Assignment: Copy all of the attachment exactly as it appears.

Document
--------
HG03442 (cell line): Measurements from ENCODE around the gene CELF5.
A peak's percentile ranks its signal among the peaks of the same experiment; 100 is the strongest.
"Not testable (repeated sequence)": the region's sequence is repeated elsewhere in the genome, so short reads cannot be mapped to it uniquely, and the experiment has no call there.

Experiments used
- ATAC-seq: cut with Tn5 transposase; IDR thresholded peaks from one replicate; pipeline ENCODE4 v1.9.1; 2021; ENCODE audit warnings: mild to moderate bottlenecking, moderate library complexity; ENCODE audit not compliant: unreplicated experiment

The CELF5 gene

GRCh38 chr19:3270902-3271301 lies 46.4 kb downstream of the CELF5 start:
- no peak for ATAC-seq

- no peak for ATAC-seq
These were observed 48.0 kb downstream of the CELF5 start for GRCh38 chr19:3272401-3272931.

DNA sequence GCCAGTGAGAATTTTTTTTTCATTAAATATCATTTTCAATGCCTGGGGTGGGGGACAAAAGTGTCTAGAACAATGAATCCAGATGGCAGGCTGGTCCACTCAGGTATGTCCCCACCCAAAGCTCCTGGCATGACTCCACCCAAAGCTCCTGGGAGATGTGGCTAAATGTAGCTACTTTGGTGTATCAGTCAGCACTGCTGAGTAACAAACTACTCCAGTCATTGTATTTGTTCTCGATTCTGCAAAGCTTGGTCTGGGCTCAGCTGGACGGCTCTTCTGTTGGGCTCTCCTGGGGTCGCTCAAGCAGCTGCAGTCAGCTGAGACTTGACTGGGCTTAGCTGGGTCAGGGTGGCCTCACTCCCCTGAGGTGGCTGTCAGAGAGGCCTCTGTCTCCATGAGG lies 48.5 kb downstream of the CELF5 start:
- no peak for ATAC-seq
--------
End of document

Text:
HG03442 (cell line): Measurements from ENCODE around the gene CELF5.
A peak's percentile ranks its signal among the peaks of the same experiment; 100 is the strongest.
"Not testable (repeated sequence)": the region's sequence is repeated elsewhere in the genome, so short reads cannot be mapped to it uniquely, and the experiment has no call there.

Experiments used
- ATAC-seq: cut with Tn5 transposase; IDR thresholded peaks from one replicate; pipeline ENCODE4 v1.9.1; 2021; ENCODE audit warnings: mild to moderate bottlenecking, moderate library complexity; ENCODE audit not compliant: unreplicated experiment

The CELF5 gene

GRCh38 chr19:3270902-3271301 lies 46.4 kb downstream of the CELF5 start:
- no peak for ATAC-seq

- no peak for ATAC-seq
These were observed 48.0 kb downstream of the CELF5 start for GRCh38 chr19:3272401-3272931.

DNA sequence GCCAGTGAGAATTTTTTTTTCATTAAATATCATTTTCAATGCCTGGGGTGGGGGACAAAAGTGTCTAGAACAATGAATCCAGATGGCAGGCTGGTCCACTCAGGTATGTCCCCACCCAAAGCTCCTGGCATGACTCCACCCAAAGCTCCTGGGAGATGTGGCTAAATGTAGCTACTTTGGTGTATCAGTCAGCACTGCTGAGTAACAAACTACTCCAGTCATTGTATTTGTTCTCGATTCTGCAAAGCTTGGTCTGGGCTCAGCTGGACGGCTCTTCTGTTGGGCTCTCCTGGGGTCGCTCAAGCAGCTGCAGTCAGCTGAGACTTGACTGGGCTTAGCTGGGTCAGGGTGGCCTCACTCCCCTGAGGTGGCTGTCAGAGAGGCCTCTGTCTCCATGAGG lies 48.5 kb downstream of the CELF5 start:
- no peak for ATAC-seq